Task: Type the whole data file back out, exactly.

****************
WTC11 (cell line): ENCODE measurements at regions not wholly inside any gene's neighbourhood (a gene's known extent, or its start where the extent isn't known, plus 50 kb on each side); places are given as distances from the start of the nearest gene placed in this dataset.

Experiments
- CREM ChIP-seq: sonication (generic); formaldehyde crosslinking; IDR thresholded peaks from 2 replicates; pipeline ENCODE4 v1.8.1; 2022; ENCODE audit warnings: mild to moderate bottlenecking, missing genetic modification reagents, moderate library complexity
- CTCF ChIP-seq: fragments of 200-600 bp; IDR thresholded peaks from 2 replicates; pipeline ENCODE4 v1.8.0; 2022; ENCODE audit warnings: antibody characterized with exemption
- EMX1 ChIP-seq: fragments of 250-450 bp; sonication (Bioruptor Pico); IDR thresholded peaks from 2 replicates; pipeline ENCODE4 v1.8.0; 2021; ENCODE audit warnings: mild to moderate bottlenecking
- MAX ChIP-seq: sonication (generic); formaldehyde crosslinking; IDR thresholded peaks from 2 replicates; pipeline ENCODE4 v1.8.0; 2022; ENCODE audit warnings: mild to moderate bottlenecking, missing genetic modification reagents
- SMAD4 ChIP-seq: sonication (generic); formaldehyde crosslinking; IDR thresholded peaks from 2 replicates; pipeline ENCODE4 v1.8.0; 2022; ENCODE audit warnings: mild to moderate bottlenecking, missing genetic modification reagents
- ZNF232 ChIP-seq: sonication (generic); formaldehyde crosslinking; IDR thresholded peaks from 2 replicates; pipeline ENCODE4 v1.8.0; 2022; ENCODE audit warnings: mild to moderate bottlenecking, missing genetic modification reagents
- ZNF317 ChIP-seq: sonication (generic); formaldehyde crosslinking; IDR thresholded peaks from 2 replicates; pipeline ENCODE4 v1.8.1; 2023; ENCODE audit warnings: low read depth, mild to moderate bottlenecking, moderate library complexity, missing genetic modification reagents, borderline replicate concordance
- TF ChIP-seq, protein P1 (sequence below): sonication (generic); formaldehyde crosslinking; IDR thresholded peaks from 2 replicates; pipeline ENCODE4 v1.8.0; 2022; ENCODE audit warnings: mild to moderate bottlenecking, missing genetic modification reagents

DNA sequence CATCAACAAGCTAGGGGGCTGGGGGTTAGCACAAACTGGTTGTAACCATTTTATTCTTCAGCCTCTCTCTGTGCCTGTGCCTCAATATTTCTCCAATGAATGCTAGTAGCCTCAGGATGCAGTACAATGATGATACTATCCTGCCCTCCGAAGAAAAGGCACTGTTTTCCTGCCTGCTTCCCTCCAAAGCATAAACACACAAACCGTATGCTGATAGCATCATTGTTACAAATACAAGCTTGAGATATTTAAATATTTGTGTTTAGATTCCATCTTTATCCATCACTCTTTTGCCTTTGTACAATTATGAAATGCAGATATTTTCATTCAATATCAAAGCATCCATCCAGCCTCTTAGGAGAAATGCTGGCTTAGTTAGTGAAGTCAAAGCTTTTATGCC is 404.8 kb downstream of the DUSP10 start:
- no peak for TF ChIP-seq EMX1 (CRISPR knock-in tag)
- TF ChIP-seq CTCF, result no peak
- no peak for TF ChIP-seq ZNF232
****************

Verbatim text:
WTC11 (cell line): ENCODE measurements at regions not wholly inside any gene's neighbourhood (a gene's known extent, or its start where the extent isn't known, plus 50 kb on each side); places are given as distances from the start of the nearest gene placed in this dataset.

Experiments
- CREM ChIP-seq: sonication (generic); formaldehyde crosslinking; IDR thresholded peaks from 2 replicates; pipeline ENCODE4 v1.8.1; 2022; ENCODE audit warnings: mild to moderate bottlenecking, missing genetic modification reagents, moderate library complexity
- CTCF ChIP-seq: fragments of 200-600 bp; IDR thresholded peaks from 2 replicates; pipeline ENCODE4 v1.8.0; 2022; ENCODE audit warnings: antibody characterized with exemption
- EMX1 ChIP-seq: fragments of 250-450 bp; sonication (Bioruptor Pico); IDR thresholded peaks from 2 replicates; pipeline ENCODE4 v1.8.0; 2021; ENCODE audit warnings: mild to moderate bottlenecking
- MAX ChIP-seq: sonication (generic); formaldehyde crosslinking; IDR thresholded peaks from 2 replicates; pipeline ENCODE4 v1.8.0; 2022; ENCODE audit warnings: mild to moderate bottlenecking, missing genetic modification reagents
- SMAD4 ChIP-seq: sonication (generic); formaldehyde crosslinking; IDR thresholded peaks from 2 replicates; pipeline ENCODE4 v1.8.0; 2022; ENCODE audit warnings: mild to moderate bottlenecking, missing genetic modification reagents
- ZNF232 ChIP-seq: sonication (generic); formaldehyde crosslinking; IDR thresholded peaks from 2 replicates; pipeline ENCODE4 v1.8.0; 2022; ENCODE audit warnings: mild to moderate bottlenecking, missing genetic modification reagents
- ZNF317 ChIP-seq: sonication (generic); formaldehyde crosslinking; IDR thresholded peaks from 2 replicates; pipeline ENCODE4 v1.8.1; 2023; ENCODE audit warnings: low read depth, mild to moderate bottlenecking, moderate library complexity, missing genetic modification reagents, borderline replicate concordance
- TF ChIP-seq, protein P1 (sequence below): sonication (generic); formaldehyde crosslinking; IDR thresholded peaks from 2 replicates; pipeline ENCODE4 v1.8.0; 2022; ENCODE audit warnings: mild to moderate bottlenecking, missing genetic modification reagents

DNA sequence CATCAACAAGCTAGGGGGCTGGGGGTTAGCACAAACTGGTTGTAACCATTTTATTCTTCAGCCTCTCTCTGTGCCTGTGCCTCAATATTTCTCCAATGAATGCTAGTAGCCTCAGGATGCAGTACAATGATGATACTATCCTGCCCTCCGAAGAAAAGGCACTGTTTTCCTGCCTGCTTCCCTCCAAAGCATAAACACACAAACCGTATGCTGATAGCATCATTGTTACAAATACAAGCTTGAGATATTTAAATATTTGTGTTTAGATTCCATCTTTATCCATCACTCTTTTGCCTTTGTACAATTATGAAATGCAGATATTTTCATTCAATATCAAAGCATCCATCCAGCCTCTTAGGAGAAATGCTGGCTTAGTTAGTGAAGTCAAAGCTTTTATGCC is 404.8 kb downstream of the DUSP10 start:
- no peak for TF ChIP-seq EMX1 (CRISPR knock-in tag)
- TF ChIP-seq CTCF, result no peak
- no peak for TF ChIP-seq ZNF232